We use repeat-track laser altimeter data from the Ice, Cloud and land Elevation Satellite (ICESat) to map the grounding zone (GZ) of the Filchner-Ronne Ice Shelf, Antarctica. Ice flexure in the GZ occurs as the ice shelf responds to ocean-height changes due primarily to tides. We have identified three 'ice plains', regions of low surface slope near the GZ where the ice is close to hydrostatic equilibrium: one on Institute Ice Stream; another to its east; and another west of Foundation Ice Stream. The vertical information from repeated ICESat tracks enables us to study the topography, state of flotation and flexure characteristics across these features. In regions of ephemeral grounding, tidal migration of the grounding line allows us to estimate bed slope (similar to 1-2 x 10(-3)). From these studies we develop a classification scheme for ice plains, expressed in terms of the evolution, or 'life cycle', of these features. A lightly grounded ice plain progresses to a state of ephemeral grounding as the ice sheet thins near the GZ. Once sufficient thinning has occurred, the ice plain becomes a fully floating, relict ice plain with an undulated surface topography similar to that of lightly grounded ice; we expect viscous relaxation to a smooth ice-shelf surface to occur over a timescale of decades. Our improved insight into ice-plain evolution suggests added complexity in modeling ice in the vicinity of the GZ, and a role for ice-plain observations as a guide to relatively rapid changes in ice-sheet mass balance.

Walter, F, Amundson JM, O'Neel S, Truffer M, Fahnestock M, Fricker HA.  2012.  Analysis of low-frequency seismic signals generated during a multiple-iceberg calving event at Jakobshavn Isbrae, Greenland. Journal of Geophysical Research-Earth Surface. 117   10.1029/2011jf002132   AbstractWebsite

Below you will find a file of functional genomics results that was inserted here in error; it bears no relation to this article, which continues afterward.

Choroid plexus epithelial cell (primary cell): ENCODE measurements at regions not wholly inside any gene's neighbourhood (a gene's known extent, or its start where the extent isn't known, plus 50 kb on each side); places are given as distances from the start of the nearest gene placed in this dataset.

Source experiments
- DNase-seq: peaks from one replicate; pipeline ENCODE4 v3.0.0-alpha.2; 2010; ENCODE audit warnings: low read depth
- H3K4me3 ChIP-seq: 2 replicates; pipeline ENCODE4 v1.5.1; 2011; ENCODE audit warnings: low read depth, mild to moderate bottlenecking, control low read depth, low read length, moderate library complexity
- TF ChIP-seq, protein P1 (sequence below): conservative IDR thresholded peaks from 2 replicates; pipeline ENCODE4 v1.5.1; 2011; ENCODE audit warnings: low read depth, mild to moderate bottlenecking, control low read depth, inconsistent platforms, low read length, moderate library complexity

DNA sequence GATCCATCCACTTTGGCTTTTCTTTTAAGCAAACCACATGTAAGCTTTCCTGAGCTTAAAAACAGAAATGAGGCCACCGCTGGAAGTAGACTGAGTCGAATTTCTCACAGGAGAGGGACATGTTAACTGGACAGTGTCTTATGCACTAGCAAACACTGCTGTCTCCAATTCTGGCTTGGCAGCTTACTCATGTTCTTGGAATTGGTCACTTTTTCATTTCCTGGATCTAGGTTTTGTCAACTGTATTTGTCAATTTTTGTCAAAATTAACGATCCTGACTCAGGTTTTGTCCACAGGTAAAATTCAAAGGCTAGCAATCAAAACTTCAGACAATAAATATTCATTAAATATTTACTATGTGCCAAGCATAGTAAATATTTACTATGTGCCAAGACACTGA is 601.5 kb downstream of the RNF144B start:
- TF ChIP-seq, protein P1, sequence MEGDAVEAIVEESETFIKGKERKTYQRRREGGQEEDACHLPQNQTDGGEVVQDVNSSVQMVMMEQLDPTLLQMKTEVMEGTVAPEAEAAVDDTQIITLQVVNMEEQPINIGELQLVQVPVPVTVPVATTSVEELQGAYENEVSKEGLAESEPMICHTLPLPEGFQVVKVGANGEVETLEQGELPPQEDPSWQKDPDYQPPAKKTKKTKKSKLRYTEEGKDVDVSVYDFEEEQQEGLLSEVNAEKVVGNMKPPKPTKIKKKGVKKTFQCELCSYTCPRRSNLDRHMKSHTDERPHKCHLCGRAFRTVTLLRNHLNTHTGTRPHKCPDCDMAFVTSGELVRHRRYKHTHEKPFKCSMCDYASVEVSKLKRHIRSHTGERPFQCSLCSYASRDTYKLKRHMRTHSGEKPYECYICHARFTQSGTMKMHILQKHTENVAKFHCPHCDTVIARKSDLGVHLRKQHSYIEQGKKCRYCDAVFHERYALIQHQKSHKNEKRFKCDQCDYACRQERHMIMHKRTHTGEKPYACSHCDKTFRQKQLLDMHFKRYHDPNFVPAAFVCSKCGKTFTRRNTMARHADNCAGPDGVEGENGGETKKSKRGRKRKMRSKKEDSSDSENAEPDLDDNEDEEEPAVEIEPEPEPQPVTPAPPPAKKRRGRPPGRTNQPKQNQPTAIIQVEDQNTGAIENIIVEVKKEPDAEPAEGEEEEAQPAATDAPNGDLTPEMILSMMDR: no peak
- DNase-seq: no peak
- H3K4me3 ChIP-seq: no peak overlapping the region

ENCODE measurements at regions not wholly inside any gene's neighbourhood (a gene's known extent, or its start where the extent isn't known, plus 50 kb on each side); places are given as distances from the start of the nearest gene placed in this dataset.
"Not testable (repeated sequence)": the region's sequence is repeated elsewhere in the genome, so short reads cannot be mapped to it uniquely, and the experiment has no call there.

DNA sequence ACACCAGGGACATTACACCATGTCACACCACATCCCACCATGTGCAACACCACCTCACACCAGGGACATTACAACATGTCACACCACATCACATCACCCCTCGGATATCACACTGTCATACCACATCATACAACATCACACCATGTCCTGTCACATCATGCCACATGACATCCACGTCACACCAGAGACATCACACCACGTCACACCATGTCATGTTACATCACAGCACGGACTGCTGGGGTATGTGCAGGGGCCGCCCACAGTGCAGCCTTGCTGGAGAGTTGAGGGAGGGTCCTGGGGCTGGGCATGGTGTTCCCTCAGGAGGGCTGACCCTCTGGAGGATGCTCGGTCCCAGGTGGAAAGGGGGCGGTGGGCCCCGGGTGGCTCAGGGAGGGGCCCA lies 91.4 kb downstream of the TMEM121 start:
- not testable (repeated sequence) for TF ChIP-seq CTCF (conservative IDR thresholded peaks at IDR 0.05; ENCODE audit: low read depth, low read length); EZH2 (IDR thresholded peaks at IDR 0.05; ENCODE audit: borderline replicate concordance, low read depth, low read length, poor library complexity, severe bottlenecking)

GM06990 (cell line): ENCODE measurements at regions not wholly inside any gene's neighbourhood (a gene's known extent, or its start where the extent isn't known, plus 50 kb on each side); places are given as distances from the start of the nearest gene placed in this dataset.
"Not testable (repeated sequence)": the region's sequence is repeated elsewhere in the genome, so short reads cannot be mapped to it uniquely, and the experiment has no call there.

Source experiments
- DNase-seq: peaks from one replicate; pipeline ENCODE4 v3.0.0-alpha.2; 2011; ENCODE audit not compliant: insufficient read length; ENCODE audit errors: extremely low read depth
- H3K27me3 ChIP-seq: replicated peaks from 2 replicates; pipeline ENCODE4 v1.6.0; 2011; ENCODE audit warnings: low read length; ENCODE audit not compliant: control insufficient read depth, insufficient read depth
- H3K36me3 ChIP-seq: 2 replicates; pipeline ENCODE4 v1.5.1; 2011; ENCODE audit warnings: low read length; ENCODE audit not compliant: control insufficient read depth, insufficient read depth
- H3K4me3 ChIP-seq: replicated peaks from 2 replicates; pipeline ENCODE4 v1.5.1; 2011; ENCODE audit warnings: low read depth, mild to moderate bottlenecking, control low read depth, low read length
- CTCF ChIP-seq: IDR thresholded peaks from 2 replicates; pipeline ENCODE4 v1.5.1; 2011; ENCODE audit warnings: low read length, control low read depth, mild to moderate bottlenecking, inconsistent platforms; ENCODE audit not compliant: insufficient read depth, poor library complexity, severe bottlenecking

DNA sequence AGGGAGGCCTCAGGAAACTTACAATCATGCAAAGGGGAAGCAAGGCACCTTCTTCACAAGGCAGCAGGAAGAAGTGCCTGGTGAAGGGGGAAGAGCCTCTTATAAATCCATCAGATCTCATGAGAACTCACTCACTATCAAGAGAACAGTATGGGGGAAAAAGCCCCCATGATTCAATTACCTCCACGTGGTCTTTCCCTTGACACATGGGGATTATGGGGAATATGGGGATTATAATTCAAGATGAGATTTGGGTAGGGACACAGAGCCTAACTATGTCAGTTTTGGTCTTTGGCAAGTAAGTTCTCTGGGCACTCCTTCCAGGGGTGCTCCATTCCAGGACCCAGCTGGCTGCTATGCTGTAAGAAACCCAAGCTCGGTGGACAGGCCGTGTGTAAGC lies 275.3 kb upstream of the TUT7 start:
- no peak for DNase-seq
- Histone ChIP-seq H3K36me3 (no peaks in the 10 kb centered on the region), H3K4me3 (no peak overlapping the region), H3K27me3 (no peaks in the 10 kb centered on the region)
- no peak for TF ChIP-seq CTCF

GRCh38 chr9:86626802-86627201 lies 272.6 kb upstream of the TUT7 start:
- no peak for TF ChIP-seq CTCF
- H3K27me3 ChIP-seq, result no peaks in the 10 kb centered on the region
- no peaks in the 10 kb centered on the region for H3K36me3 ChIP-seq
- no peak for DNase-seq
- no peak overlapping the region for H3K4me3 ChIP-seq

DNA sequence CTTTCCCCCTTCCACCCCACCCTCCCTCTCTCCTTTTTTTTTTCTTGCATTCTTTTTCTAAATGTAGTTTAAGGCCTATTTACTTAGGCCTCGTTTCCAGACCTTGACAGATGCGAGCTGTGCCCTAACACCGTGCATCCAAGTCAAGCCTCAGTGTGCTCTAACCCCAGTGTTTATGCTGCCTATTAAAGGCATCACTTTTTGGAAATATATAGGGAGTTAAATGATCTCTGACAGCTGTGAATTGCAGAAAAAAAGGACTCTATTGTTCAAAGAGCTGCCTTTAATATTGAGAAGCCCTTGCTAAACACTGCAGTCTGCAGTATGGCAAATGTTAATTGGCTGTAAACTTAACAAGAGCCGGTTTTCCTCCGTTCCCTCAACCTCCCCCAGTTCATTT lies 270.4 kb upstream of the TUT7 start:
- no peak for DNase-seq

We investigated seismic signals generated during a large-scale, multiple iceberg calving event that occurred at Jakobshavn Isbrae, Greenland, on 21 August 2009. The event was recorded by a high-rate time-lapse camera and five broadband seismic stations located within a few hundred kilometers of the terminus. During the event two full-glacier-thickness icebergs calved from the grounded (or nearly grounded) terminus and immediately capsized; the second iceberg to calve was two to three times smaller than the first. The individual calving and capsize events were well-correlated with the radiation of low-frequency seismic signals (<0.1 Hz) dominated by Love and Rayleigh waves. In agreement with regional records from previously published 'glacial earthquakes', these low-frequency seismic signals had maximum power and/or signal-to-noise ratios in the 0.05-0.1 Hz band. Similarly, full waveform inversions indicate that these signals were also generated by horizontal single forces acting at the glacier terminus. The signals therefore appear to be local manifestations of glacial earthquakes, although the magnitudes of the signals (twice-time integrated force histories) were considerably smaller than previously reported glacial earthquakes. We thus speculate that such earthquakes may be a common, if not pervasive, feature of all full-glacier-thickness calving events from grounded termini. Finally, a key result from our study is that waveform inversions performed on low-frequency, calving-generated seismic signals may have only limited ability to quantitatively estimate mass losses from calving. In particular, the choice of source time function has little impact on the inversion but dramatically changes the earthquake magnitude. Accordingly, in our analysis, it is unclear whether the smaller or larger of the two calving icebergs generated a larger seismic signal.